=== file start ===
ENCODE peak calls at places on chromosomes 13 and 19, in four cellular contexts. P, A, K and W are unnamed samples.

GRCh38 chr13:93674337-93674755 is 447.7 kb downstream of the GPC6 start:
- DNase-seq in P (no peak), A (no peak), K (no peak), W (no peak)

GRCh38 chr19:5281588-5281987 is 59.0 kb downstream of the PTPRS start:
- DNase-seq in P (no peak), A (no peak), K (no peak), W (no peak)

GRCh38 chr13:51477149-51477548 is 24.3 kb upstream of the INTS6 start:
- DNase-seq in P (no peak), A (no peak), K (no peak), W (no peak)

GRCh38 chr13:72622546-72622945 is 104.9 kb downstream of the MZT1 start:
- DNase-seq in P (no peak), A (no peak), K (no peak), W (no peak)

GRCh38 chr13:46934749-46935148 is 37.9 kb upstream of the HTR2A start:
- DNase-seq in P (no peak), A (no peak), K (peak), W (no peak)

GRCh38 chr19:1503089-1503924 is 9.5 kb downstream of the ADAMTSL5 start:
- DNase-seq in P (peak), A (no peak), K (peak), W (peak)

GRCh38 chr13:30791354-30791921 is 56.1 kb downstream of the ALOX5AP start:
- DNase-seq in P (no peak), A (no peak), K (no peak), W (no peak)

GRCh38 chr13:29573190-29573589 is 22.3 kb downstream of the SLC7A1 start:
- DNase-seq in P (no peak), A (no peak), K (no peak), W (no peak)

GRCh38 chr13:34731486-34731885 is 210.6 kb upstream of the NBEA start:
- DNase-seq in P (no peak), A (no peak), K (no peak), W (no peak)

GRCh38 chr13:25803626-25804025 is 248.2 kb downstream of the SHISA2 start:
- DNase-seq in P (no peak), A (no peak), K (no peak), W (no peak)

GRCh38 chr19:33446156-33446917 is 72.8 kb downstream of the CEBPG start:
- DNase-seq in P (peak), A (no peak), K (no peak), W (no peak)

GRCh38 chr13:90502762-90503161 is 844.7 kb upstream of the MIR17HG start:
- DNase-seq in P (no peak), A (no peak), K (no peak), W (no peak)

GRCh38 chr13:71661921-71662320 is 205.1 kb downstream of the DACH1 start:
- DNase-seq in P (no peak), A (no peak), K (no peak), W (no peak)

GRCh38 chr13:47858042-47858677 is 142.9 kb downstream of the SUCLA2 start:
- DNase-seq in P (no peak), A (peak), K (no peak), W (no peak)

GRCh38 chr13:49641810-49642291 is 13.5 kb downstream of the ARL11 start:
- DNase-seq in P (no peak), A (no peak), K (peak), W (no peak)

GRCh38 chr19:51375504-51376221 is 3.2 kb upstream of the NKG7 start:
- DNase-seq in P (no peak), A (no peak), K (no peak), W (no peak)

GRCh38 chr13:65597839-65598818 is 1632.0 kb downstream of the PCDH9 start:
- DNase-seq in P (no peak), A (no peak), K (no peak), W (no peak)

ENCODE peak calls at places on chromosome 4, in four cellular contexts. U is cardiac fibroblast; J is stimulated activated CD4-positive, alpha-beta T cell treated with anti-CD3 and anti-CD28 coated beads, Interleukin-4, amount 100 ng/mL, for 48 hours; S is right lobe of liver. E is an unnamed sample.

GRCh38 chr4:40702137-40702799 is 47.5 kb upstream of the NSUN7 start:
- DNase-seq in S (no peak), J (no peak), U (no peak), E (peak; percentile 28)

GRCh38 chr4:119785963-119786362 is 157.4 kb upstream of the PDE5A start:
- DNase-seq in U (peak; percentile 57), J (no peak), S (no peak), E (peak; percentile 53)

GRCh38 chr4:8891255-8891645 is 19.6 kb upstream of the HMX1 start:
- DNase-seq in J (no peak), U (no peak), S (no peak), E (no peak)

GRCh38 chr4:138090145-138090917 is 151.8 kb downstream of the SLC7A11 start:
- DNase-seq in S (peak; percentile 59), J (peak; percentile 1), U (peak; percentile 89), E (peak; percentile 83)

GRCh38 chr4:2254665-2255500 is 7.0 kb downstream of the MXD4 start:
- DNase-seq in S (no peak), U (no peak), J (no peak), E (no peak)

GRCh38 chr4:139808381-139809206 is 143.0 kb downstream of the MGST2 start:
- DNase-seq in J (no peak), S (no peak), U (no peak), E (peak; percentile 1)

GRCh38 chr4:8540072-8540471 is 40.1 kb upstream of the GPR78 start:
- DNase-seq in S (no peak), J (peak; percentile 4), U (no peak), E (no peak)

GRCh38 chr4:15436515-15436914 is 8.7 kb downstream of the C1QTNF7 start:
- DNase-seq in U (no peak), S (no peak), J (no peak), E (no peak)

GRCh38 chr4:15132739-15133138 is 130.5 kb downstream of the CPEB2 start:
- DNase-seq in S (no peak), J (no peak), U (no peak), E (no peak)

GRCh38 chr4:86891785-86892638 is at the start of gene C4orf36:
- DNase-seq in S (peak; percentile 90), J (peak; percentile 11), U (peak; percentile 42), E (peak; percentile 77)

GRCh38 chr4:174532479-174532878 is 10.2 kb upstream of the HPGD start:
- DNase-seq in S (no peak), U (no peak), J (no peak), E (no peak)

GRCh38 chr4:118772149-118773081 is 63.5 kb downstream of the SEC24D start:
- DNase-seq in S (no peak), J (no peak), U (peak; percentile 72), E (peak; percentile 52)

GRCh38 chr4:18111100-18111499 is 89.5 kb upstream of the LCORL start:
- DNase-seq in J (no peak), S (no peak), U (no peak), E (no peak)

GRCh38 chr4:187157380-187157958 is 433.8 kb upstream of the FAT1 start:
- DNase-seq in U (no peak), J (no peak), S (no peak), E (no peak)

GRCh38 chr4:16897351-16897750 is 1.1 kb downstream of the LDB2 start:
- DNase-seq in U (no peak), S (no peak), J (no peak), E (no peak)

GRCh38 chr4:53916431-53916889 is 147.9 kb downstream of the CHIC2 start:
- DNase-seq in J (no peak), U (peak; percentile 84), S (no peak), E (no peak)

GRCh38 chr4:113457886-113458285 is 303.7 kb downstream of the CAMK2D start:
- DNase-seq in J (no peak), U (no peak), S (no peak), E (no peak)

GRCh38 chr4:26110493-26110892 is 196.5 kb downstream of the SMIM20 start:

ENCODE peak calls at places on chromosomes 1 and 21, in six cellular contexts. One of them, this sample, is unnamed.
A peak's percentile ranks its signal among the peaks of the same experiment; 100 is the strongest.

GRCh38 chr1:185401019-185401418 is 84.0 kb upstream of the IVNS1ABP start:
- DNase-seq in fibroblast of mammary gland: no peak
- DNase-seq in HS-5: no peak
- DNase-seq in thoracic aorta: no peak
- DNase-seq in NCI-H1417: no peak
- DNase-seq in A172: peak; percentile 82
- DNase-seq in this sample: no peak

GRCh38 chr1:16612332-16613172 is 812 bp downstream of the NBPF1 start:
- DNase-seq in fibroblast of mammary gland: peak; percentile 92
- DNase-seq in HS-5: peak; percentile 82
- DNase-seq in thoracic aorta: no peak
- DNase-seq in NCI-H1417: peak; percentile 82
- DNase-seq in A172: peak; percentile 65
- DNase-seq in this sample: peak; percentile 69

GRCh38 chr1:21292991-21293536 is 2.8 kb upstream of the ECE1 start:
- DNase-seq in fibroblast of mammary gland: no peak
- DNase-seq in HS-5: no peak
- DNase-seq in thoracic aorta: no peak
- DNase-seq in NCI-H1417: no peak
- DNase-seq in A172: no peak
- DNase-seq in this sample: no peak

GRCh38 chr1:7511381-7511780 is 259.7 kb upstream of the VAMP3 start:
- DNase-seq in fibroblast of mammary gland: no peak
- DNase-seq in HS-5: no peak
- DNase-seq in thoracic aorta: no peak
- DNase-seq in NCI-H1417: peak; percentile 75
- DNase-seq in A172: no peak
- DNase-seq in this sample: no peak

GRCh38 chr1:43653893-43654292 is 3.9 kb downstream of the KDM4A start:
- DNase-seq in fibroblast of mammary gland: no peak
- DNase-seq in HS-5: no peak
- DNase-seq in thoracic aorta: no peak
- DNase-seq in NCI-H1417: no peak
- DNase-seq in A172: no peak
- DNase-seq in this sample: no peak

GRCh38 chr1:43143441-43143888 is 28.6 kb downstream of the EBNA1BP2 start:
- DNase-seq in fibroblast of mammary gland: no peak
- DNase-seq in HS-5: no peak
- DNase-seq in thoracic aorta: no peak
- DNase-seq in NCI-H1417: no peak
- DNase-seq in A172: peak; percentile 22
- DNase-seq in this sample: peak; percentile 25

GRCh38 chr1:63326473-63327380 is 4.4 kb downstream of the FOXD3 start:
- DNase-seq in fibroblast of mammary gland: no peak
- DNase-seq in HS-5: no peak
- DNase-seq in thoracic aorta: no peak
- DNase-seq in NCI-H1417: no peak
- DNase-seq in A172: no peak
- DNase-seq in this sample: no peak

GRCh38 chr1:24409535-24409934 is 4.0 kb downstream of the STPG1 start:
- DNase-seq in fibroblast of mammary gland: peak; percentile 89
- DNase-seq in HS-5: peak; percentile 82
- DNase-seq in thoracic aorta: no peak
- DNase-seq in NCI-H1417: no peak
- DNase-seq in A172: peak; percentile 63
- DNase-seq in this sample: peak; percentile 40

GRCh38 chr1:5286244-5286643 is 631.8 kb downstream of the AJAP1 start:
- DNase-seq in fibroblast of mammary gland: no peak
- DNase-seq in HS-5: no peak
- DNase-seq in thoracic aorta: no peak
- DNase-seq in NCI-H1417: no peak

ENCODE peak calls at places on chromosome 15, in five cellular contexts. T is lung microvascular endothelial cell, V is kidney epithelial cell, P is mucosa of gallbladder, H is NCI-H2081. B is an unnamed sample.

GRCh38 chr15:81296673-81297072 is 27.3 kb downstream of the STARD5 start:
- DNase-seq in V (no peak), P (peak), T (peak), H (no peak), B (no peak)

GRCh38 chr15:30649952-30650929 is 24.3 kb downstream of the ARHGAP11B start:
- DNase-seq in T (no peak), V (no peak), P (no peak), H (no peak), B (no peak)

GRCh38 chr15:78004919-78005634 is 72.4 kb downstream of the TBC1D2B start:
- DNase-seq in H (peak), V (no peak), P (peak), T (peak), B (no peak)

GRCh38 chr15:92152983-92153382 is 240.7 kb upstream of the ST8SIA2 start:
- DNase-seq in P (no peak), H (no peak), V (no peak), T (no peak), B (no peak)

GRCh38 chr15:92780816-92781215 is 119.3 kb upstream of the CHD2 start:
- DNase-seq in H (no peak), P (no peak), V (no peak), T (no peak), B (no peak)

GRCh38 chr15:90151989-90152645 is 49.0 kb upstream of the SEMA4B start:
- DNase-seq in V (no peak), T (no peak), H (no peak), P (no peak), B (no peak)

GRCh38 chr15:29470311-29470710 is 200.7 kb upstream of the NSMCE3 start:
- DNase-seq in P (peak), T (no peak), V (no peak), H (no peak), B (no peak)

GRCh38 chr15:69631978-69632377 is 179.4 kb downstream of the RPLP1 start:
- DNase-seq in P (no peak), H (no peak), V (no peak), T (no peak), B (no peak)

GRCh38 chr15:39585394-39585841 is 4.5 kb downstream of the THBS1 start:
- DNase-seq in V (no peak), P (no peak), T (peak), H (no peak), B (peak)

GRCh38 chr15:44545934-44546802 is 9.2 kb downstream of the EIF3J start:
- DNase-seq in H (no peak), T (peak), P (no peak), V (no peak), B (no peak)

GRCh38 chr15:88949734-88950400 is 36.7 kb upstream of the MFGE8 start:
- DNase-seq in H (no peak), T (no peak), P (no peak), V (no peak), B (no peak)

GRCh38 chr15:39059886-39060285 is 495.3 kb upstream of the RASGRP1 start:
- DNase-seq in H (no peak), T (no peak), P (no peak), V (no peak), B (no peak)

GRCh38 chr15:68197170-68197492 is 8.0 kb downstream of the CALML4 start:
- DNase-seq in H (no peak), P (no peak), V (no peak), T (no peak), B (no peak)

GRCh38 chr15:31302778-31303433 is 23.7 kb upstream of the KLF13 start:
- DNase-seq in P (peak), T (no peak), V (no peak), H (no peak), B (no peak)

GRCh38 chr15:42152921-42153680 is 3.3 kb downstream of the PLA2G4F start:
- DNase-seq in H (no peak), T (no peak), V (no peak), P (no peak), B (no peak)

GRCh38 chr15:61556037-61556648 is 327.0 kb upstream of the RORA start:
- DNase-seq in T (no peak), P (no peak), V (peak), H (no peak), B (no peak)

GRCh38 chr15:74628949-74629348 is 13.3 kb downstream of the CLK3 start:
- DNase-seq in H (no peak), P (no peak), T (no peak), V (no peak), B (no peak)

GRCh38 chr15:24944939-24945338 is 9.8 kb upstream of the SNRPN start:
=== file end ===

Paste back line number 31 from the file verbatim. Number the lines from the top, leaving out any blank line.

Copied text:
- DNase-seq in P (no peak), A (no peak), K (peak), W (no peak)